November 14, 2017 / Culture
I believe a person’s past forms who they are. Beth Poovey’s years of wanderlust became the journey that led to […]
If you have the privilege of speaking with LandDesign partner and former president, Peter Crowley, about his career, he will begin by talking about his youth spent in the outdoors of a small town. Recounting one of his first memories, he says, “I vividly remember lying in the green grass, watching the jet stream of an airplane streaked across the sky, and thinking ‘I wonder where that’s going’.” It’s these details of storytelling that are reflected in Peter’s design style.
People, places and the underlying stories that connect them
Before college, Peter had never heard of landscape architecture or urban design, but he was naturally drawn to people, places and the outdoors. When he began attending the University of Georgia, he saw landscape architecture on the syllabus and decided to give it a try. After graduating, Peter worked briefly as a landscape contractor.
He credits a lot of luck and good instincts for how his story has unfolded since then. Through the second luckiest introduction of his life (the first being to his wife, Bit), Peter was introduced to LandDesign founder, Larry Best. Larry and Brad Davis’s entrepreneurial spirits and teacher mentalities were a solid match for Peter’s natural curiosity and experimentation, making the three instant friends. Since then, Peter has spent the last 39 years growing LandDesign and designing places that integrate his first interests—people and places—and the underlying stories that connect them.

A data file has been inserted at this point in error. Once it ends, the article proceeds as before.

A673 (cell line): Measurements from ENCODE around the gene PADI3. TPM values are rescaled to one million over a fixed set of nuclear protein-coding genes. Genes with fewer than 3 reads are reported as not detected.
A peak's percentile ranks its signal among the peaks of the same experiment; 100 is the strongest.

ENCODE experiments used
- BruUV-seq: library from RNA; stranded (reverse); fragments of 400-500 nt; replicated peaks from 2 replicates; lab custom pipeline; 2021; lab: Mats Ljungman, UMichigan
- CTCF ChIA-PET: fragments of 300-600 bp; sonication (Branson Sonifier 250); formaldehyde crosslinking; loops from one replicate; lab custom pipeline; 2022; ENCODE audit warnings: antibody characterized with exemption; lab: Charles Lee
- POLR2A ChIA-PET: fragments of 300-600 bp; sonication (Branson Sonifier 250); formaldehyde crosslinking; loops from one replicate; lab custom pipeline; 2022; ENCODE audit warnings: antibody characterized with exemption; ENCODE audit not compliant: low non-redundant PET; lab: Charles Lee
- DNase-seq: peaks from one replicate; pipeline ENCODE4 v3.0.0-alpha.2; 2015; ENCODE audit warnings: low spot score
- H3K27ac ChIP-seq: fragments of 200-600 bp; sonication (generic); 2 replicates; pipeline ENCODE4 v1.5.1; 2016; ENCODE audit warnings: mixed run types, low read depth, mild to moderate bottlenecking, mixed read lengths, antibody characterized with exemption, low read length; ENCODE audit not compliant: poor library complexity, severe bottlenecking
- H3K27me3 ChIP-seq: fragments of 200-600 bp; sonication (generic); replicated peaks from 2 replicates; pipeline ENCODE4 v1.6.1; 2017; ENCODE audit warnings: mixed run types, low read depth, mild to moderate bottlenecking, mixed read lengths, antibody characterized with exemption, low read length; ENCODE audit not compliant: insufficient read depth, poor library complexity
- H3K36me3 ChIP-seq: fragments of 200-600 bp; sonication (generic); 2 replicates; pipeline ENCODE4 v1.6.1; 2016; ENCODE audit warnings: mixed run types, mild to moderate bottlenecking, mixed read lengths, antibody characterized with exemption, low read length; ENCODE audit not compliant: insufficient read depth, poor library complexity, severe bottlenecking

Mentoring the next generation matters
Likening his design approach to weaving a tapestry, threading a beautiful narrative into a place, Peter describes how he teaches storytelling to younger landscape designers at a generational firm. “Start with the client, understand their hallmarks and the keystones of who they are. Then, understand the nature, the character of the land and the context of that place.”
But Peter doesn’t believe that a top-down approach is the best way to design. Working side-by-side with teams made up of all levels, he says, “Collaboration is the best way to bring richness to design.” Though mature as a designer, Peter never wants design to be rigid. It’s the ideation of places and the evolution of ideas that bring him joy and challenge him intellectually.
Collaboration is the best way to bring richness to design
Peter’s favorite projects utilize the elements of a place to evoke an emotional response. At times, you might even find a hint of Peter reflected in his designs. Recalling his design work on the master planned community at Willowsford, Peter talks about the idea to include a ginko grove as a marker in the landscape, “One to two weeks in late October, the ground would be covered in golden leaves, and you could lie there and look up at airplanes… and in 50 years, it would be even better than it was.”